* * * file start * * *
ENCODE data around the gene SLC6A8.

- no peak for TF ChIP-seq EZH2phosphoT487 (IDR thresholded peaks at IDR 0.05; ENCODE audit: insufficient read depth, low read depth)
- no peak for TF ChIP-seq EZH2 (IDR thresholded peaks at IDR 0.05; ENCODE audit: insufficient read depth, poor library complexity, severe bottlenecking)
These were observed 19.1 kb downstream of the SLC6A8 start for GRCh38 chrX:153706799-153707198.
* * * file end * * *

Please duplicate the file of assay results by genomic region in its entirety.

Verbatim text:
ENCODE data around the gene SLC6A8.

- no peak for TF ChIP-seq EZH2phosphoT487 (IDR thresholded peaks at IDR 0.05; ENCODE audit: insufficient read depth, low read depth)
- no peak for TF ChIP-seq EZH2 (IDR thresholded peaks at IDR 0.05; ENCODE audit: insufficient read depth, poor library complexity, severe bottlenecking)
These were observed 19.1 kb downstream of the SLC6A8 start for GRCh38 chrX:153706799-153707198.